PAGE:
His widow Elma also appears in the video recounting the excitement of living on the edge of discovery and invention.


August 9, 1906 was a breathless, oppressively hot day in Beaver, Utah. Inside Lewis Farnsworth’s little log cabin, his young wife Serena was giving birth to their first child, a boy named Philo Taylor Farnsworth. At the moment he came into the world, his father had a vision that this would be a special child.

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Frontier life was harsh. When the farmland turned unforgiving. Lewis drove a stagecoach from the railroad 100 miles away.

One day, Lewis took his young son along to see the big steam engine. As the puffing, clanking monster pulled into the station, Philo hid in terror. Then the engineer offered the lad a chance to see how he ran the train. Philo's fear turned to fascination. At only three, he demonstrated a photographic memory and reproduced the train in a detailed drawing.

Power lines had not yet reached the rural West, the Farnsworth farm had no lights, phone, radio nor indoor plumbing. Philo became fascinated with a Sears-Roebuck catalog and that fueled the boy’s imagination about things that used electricity. His idea was to produce his own power by means of a primitive perpetual-motion device. It didn't really work, but by age six, he had decided to be an inventor.

In the Spring of 1918, the Farnsworth family packed their six children into three covered wagons and headed for greener pastures. Bringing up the rear was eleven year old Philo driving the wagon carrying such prized possessions as the Edison Gramophone and his mother's indispensable white sewing machine. When they arrived at the Bungalow Ranch near the town of Rigby Idaho, to Philo’s utter delight, the place was powered by a Delco generator. Electricity at Last!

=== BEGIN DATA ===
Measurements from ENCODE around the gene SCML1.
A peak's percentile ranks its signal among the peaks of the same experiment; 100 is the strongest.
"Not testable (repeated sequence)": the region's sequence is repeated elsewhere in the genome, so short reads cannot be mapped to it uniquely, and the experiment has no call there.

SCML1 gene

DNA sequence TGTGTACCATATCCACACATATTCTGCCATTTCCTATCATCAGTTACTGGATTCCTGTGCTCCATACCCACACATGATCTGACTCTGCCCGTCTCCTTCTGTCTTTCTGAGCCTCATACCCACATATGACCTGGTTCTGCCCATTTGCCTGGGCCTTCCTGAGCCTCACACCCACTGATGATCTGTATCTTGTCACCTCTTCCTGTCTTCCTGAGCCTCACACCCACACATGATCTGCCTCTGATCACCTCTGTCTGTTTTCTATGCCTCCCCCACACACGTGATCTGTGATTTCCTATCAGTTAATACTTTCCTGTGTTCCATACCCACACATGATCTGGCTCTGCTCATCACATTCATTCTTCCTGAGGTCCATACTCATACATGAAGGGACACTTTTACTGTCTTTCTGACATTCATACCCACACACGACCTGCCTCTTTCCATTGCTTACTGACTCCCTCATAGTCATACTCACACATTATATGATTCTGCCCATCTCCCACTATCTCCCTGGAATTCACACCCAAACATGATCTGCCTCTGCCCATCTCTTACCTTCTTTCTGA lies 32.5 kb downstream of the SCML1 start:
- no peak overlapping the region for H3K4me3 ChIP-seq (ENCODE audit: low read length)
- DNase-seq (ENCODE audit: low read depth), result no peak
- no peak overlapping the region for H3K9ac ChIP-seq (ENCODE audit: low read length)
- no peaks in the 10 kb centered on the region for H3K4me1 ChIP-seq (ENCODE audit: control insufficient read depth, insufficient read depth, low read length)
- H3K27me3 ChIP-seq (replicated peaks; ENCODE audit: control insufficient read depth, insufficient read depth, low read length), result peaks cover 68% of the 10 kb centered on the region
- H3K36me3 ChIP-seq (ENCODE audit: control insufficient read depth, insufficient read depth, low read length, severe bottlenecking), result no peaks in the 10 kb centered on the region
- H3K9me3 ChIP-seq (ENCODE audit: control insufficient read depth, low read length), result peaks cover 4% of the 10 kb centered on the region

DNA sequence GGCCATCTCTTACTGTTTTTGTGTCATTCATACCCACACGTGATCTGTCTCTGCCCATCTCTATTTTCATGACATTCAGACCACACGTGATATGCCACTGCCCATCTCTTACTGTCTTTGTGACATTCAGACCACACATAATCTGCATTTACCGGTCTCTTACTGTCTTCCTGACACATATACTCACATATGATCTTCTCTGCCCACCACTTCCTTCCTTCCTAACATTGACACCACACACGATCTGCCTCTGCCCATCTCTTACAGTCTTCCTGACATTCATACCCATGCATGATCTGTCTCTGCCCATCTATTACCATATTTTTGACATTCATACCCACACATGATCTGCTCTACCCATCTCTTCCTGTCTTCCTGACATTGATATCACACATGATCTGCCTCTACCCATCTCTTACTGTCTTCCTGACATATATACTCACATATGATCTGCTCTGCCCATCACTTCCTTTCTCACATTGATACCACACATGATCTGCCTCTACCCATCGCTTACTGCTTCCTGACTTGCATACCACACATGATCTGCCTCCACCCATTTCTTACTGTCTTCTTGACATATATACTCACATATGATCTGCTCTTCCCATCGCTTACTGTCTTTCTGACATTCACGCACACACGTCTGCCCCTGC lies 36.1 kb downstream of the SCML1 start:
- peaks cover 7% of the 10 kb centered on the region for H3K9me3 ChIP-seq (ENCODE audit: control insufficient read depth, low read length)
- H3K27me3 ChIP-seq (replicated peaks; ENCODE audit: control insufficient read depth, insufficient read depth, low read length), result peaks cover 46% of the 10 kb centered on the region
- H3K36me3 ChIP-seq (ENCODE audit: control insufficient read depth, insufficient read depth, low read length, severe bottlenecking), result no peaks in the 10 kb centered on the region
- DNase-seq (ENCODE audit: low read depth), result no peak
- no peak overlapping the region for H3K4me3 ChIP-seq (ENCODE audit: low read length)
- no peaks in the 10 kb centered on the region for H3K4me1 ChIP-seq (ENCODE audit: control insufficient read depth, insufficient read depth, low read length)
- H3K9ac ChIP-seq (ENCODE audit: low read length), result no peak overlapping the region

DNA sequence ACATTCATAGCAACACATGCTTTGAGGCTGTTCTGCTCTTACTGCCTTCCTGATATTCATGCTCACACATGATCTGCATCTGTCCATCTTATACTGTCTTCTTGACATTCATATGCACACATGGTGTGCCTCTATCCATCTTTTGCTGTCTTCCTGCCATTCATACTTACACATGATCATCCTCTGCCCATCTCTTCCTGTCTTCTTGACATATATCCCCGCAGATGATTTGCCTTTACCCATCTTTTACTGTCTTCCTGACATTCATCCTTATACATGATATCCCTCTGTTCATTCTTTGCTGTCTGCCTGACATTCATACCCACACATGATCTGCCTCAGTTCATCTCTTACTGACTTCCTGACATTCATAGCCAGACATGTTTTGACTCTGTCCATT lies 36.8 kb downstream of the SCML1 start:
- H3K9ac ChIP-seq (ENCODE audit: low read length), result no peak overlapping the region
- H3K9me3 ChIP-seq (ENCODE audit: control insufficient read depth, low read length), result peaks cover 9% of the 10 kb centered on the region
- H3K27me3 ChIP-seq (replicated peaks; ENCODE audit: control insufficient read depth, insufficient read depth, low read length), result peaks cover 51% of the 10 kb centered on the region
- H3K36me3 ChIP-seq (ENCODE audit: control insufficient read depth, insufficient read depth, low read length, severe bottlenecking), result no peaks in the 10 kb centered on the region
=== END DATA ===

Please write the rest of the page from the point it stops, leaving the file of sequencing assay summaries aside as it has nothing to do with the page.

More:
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While searching the attic for a quiet place to study, Philo discovered a treasure trove of radio and popular science magazines. An issue of “Science & Invention” inspired him to enter a contest for the best idea to improve the use of the automobile. He devised a magnetic car lock and won the cash prize of $25. He also saw articles about a new device called mechanical television.

Philo's then rigged the family washer with a motor replacing the hand crank. He attached another motor to his mother's sewing machine and installed electric lights in all the outbuildings. The young inventor was in full bloom.

In the spring of 1921, at the age of 14, while plow-harrowing beets and hay on the family farm behind a two-horse team...Philo's mind wandered to thoughts of electrons.

Philo Farnsworth’s son explains the legend of the “Harrow."

He looked back over the straight lines left in the earth by the harrow. Then the idea hit him as a bolt out of the blue.Mechanical television would never work, but electronic television might. If he could deflect electrons in rows from left to right as a page of print is read, a visual image could be picked up one point of light at a time and transmitted to a receiver at a distant location.